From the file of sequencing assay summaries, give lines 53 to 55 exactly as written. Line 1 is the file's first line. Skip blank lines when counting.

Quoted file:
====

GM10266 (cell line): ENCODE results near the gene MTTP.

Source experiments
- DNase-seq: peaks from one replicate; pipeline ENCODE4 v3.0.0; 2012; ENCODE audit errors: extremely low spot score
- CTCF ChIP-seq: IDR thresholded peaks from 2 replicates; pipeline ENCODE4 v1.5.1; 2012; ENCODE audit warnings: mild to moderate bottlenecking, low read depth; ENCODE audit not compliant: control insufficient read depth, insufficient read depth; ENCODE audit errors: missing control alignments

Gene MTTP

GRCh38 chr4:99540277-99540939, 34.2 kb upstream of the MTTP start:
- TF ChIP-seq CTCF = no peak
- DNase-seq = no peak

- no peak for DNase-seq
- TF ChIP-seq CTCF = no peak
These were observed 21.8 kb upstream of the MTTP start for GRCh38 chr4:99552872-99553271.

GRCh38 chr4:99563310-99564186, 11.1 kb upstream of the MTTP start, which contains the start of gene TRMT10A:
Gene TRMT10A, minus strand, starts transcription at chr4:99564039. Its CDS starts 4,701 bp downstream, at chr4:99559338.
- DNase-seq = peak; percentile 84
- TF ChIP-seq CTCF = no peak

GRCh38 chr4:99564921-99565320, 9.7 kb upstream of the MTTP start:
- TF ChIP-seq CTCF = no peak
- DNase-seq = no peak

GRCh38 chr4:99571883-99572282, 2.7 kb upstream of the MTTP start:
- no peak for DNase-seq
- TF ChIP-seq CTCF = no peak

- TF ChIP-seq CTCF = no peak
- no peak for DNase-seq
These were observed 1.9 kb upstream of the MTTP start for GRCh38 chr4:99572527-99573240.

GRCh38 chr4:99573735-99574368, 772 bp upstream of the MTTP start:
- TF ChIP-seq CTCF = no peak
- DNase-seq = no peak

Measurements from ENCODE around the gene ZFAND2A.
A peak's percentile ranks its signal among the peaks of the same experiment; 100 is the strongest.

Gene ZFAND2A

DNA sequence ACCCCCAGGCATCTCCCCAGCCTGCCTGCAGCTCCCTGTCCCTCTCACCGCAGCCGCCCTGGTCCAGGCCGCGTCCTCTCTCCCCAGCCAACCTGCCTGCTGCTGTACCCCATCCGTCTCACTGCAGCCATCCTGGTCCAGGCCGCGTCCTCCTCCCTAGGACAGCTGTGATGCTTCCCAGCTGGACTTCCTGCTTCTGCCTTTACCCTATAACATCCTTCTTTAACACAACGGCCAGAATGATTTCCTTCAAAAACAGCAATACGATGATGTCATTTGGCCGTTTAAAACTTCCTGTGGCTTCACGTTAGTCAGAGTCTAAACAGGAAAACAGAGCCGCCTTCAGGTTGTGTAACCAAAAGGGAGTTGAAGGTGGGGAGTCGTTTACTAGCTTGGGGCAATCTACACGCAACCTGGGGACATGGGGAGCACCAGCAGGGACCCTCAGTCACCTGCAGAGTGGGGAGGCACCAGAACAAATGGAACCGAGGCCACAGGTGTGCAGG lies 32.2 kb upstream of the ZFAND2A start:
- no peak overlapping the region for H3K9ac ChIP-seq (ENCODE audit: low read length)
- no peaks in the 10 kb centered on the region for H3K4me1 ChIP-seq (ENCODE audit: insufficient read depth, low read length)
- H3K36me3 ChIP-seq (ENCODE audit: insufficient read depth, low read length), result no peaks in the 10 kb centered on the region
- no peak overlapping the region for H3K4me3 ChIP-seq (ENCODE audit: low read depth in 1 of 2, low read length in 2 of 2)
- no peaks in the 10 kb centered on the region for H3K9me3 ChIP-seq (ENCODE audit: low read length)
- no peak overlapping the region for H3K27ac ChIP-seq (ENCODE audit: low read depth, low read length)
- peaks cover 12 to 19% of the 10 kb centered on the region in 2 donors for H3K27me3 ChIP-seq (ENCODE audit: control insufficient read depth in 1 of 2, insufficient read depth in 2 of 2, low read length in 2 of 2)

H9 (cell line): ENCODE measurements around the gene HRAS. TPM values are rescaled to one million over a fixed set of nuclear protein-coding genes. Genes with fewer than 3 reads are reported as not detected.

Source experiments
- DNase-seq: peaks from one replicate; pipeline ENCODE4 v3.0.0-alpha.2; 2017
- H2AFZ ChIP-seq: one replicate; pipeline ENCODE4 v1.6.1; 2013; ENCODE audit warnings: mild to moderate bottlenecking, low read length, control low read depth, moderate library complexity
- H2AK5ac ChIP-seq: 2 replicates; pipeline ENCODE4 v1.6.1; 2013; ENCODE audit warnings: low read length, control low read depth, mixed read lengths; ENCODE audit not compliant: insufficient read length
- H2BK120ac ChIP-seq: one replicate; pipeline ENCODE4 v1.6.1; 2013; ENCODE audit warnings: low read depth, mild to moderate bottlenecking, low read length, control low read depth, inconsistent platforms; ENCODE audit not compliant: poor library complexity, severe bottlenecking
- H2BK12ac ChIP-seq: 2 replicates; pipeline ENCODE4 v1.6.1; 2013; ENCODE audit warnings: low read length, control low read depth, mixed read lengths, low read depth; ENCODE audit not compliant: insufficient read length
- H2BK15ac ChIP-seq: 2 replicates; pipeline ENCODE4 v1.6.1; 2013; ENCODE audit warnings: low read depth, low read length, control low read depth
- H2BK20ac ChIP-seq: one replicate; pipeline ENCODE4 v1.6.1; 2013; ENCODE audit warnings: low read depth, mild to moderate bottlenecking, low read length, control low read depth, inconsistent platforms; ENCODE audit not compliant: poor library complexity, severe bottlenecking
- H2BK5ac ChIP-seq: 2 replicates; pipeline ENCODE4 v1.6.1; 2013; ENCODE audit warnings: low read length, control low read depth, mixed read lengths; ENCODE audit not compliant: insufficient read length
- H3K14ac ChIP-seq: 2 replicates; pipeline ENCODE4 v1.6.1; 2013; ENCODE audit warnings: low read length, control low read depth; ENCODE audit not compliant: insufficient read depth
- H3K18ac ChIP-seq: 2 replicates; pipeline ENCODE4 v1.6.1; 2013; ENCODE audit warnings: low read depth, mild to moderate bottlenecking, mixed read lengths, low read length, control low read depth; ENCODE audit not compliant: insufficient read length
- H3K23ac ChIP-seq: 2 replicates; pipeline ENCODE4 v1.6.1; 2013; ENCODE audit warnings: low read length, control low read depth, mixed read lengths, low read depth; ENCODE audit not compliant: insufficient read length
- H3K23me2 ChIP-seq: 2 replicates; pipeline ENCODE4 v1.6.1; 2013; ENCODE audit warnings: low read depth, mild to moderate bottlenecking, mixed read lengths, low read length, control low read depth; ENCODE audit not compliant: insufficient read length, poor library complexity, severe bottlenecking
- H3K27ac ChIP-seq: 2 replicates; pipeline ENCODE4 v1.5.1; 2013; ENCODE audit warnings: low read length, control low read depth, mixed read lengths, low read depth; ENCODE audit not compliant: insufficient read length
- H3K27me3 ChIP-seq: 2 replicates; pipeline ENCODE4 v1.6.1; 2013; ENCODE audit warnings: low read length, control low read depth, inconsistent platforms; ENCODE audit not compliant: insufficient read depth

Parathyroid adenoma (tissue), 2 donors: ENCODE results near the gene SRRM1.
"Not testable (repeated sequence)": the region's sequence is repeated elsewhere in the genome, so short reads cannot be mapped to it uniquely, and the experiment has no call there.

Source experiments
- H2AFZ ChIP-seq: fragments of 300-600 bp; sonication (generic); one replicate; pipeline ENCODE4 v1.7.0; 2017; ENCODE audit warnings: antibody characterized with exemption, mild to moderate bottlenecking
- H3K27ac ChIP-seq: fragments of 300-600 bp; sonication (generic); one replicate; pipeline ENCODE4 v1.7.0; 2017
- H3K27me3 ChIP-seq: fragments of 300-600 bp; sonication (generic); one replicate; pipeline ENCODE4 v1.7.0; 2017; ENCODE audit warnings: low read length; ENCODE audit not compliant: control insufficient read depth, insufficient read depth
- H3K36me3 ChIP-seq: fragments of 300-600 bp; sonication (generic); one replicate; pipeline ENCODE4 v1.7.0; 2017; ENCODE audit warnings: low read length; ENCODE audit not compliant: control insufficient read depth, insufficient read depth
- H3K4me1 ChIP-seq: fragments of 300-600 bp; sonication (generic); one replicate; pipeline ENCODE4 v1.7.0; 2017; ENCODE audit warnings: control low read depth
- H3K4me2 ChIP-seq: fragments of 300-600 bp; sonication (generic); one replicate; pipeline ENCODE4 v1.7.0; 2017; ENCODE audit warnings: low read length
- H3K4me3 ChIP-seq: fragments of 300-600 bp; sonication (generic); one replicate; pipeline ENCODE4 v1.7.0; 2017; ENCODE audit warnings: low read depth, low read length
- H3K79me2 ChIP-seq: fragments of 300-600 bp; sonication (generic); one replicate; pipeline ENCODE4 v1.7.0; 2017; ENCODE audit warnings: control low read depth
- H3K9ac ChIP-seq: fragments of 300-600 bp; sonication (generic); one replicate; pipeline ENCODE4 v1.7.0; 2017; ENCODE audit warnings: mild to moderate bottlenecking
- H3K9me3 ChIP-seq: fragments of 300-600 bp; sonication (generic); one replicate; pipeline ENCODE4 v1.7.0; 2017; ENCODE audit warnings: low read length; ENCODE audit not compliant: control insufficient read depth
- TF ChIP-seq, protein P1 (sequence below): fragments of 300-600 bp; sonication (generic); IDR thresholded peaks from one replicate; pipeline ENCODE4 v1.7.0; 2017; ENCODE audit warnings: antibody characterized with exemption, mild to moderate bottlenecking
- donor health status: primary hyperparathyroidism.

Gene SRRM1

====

- H3K27ac ChIP-seq: 2 replicates; pipeline ENCODE4 v1.5.1; 2013; ENCODE audit warnings: low read length, control low read depth, mixed read lengths, low read depth; ENCODE audit not compliant: insufficient read length
- H3K27me3 ChIP-seq: 2 replicates; pipeline ENCODE4 v1.6.1; 2013; ENCODE audit warnings: low read length, control low read depth, inconsistent platforms; ENCODE audit not compliant: insufficient read depth

Parathyroid adenoma (tissue), 2 donors: ENCODE results near the gene SRRM1.